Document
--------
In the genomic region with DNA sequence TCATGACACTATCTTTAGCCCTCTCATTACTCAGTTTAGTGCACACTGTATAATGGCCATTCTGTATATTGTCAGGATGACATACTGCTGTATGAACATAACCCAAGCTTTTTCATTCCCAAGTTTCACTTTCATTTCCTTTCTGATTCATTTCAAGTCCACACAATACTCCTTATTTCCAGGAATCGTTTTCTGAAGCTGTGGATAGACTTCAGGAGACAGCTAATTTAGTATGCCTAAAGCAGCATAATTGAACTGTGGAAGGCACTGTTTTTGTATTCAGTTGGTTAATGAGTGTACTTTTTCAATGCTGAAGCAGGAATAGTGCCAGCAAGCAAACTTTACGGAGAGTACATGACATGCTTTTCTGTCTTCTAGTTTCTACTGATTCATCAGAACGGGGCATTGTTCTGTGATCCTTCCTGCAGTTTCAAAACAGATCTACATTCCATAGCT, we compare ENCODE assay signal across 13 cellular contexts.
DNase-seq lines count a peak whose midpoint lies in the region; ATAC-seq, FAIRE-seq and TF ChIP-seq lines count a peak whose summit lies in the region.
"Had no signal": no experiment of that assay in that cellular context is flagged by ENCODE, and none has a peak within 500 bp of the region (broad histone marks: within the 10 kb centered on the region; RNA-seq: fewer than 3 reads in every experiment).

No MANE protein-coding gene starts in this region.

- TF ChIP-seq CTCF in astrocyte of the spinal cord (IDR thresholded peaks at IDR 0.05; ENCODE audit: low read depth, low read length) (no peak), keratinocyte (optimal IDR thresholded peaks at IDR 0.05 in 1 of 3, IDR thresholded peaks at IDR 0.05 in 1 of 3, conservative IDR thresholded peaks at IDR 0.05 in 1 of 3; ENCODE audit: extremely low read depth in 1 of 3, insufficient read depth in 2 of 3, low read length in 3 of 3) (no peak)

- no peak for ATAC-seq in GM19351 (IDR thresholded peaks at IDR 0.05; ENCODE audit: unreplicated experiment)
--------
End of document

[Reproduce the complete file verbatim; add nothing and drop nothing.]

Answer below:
In the genomic region with DNA sequence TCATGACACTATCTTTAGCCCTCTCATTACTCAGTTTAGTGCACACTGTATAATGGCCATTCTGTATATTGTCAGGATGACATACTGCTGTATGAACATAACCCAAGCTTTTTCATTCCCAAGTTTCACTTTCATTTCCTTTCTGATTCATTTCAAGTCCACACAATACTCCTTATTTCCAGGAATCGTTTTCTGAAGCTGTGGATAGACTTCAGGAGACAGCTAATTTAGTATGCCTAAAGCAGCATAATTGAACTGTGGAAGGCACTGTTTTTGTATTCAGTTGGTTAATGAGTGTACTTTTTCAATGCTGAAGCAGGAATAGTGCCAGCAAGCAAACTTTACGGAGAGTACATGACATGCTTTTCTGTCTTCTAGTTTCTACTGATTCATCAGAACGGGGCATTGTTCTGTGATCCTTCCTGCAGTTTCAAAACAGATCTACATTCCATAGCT, we compare ENCODE assay signal across 13 cellular contexts.
DNase-seq lines count a peak whose midpoint lies in the region; ATAC-seq, FAIRE-seq and TF ChIP-seq lines count a peak whose summit lies in the region.
"Had no signal": no experiment of that assay in that cellular context is flagged by ENCODE, and none has a peak within 500 bp of the region (broad histone marks: within the 10 kb centered on the region; RNA-seq: fewer than 3 reads in every experiment).

No MANE protein-coding gene starts in this region.

- TF ChIP-seq CTCF in astrocyte of the spinal cord (IDR thresholded peaks at IDR 0.05; ENCODE audit: low read depth, low read length) (no peak), keratinocyte (optimal IDR thresholded peaks at IDR 0.05 in 1 of 3, IDR thresholded peaks at IDR 0.05 in 1 of 3, conservative IDR thresholded peaks at IDR 0.05 in 1 of 3; ENCODE audit: extremely low read depth in 1 of 3, insufficient read depth in 2 of 3, low read length in 3 of 3) (no peak)

- no peak for ATAC-seq in GM19351 (IDR thresholded peaks at IDR 0.05; ENCODE audit: unreplicated experiment)